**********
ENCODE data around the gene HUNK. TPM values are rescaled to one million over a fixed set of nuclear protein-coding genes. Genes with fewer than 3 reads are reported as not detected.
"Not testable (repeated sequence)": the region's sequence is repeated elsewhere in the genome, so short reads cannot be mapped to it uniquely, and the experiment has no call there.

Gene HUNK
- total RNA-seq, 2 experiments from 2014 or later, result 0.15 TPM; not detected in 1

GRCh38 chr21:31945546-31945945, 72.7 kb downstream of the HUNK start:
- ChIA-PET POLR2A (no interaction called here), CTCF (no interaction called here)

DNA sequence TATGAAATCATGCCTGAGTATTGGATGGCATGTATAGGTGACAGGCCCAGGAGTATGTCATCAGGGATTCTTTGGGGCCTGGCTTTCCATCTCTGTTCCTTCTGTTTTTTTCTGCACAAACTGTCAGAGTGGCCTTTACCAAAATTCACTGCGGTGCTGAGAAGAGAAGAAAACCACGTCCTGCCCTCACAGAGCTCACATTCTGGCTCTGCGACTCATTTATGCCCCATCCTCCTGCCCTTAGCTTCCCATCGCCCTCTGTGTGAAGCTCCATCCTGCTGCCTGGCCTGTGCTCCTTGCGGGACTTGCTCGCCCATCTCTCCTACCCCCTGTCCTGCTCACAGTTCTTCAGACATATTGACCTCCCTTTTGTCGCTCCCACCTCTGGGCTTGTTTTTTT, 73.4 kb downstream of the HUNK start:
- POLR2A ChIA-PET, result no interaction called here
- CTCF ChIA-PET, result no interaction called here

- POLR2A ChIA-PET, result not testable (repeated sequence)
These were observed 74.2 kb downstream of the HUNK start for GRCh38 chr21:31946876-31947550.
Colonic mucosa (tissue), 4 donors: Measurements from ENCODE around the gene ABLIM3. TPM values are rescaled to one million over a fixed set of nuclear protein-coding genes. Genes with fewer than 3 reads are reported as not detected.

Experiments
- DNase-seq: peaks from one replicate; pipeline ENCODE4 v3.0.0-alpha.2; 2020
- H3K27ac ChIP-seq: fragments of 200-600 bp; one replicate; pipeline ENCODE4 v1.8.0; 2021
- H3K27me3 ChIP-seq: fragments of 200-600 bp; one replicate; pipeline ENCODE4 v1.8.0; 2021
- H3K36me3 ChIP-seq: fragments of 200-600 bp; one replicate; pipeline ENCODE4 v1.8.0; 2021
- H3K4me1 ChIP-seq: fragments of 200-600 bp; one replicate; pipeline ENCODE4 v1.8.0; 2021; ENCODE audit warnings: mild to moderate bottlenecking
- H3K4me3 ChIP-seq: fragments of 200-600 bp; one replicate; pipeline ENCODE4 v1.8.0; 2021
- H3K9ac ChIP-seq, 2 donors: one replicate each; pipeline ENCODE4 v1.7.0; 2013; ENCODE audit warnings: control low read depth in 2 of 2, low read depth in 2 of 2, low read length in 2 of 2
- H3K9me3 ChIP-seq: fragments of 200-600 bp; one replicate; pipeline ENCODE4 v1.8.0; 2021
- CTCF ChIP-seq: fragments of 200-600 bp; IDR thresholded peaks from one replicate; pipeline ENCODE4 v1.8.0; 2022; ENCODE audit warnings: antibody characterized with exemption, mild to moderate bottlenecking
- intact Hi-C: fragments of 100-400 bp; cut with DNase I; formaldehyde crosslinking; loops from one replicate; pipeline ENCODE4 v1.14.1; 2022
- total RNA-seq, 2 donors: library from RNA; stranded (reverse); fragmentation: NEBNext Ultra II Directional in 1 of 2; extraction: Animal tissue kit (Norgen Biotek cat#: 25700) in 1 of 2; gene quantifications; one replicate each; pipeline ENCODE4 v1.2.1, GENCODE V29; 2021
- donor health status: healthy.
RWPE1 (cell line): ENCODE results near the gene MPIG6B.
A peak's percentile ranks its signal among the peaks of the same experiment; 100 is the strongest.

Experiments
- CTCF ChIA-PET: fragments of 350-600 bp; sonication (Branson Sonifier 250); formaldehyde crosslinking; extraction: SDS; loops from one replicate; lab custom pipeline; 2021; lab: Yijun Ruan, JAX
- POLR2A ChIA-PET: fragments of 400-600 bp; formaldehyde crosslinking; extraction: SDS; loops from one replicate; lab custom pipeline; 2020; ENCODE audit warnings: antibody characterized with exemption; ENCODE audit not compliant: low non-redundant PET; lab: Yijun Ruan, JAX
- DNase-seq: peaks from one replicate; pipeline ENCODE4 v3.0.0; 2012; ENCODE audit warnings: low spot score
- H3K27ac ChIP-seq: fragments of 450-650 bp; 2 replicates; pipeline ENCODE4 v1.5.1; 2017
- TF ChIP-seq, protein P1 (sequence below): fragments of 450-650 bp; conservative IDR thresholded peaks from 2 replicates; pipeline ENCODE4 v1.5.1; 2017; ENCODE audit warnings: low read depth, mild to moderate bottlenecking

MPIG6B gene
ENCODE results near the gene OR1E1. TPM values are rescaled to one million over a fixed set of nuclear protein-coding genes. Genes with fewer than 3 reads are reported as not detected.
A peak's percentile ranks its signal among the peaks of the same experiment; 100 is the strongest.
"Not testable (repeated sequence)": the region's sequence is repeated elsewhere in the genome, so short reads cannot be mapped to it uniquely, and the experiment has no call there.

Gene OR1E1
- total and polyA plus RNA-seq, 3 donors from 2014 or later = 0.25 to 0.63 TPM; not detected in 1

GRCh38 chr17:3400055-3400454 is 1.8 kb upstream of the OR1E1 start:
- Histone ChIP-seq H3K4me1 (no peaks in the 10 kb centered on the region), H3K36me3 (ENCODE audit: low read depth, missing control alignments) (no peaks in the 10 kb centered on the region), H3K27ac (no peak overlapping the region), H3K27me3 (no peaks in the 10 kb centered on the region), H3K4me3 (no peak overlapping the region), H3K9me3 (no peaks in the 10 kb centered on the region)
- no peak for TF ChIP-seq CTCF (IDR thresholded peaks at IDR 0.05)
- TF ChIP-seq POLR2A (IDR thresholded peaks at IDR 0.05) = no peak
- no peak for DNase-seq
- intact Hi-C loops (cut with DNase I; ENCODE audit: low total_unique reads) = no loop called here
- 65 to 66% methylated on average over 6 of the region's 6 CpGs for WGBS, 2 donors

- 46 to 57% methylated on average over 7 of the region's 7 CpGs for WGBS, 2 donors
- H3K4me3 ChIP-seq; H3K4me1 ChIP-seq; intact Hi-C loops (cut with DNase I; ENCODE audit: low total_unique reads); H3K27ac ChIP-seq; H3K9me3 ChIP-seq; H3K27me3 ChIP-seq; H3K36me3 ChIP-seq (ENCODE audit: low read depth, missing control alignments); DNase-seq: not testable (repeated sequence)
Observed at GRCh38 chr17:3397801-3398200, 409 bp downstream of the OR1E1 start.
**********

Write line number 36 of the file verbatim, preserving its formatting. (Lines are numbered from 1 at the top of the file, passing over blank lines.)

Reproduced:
A peak's percentile ranks its signal among the peaks of the same experiment; 100 is the strongest.